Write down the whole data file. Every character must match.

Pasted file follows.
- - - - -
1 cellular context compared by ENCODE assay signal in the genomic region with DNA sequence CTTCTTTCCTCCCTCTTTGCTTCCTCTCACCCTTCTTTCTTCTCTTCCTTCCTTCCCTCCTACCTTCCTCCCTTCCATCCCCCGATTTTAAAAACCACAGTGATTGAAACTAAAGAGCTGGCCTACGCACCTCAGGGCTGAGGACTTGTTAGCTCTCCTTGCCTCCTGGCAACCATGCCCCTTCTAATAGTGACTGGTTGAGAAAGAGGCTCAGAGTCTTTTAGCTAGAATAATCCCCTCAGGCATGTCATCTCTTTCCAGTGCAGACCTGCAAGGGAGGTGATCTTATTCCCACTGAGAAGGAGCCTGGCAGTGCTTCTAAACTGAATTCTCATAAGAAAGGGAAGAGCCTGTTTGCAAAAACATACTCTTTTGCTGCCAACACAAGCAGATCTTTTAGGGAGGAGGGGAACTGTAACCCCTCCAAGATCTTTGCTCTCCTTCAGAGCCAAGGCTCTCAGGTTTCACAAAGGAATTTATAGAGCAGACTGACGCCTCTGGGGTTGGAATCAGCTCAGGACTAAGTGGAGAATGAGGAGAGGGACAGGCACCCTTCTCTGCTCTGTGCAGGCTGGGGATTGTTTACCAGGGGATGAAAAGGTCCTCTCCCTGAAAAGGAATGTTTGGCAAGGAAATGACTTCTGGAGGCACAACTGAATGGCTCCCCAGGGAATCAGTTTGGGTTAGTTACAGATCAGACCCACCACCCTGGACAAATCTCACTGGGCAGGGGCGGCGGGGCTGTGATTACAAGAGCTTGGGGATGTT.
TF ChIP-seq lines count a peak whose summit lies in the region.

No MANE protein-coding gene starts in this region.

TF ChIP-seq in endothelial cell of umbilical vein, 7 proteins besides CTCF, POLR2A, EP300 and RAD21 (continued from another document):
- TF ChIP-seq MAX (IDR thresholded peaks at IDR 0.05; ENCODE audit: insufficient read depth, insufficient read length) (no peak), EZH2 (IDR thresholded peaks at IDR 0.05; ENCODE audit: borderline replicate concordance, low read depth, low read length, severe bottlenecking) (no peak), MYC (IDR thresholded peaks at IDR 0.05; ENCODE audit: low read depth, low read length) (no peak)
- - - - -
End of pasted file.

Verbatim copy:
1 cellular context compared by ENCODE assay signal in the genomic region with DNA sequence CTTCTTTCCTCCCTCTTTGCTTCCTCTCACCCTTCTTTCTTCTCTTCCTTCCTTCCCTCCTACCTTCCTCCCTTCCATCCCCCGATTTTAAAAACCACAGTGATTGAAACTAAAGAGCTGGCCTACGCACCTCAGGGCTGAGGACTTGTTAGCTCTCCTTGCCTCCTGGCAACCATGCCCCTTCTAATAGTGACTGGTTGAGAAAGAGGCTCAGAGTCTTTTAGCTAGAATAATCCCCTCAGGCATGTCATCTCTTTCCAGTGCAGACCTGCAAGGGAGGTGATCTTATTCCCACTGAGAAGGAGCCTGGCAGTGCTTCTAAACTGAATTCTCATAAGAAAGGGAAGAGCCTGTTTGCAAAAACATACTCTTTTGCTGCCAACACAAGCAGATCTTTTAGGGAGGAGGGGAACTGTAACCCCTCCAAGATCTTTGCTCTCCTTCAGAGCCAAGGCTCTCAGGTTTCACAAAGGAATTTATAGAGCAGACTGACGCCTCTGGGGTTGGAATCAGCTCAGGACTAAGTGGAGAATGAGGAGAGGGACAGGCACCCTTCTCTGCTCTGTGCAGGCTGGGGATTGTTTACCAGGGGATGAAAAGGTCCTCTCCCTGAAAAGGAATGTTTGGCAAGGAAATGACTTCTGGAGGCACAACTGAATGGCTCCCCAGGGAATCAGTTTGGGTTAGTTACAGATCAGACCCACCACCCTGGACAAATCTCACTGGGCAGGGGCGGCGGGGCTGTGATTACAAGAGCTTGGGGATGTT.
TF ChIP-seq lines count a peak whose summit lies in the region.

No MANE protein-coding gene starts in this region.

TF ChIP-seq in endothelial cell of umbilical vein, 7 proteins besides CTCF, POLR2A, EP300 and RAD21 (continued from another document):
- TF ChIP-seq MAX (IDR thresholded peaks at IDR 0.05; ENCODE audit: insufficient read depth, insufficient read length) (no peak), EZH2 (IDR thresholded peaks at IDR 0.05; ENCODE audit: borderline replicate concordance, low read depth, low read length, severe bottlenecking) (no peak), MYC (IDR thresholded peaks at IDR 0.05; ENCODE audit: low read depth, low read length) (no peak)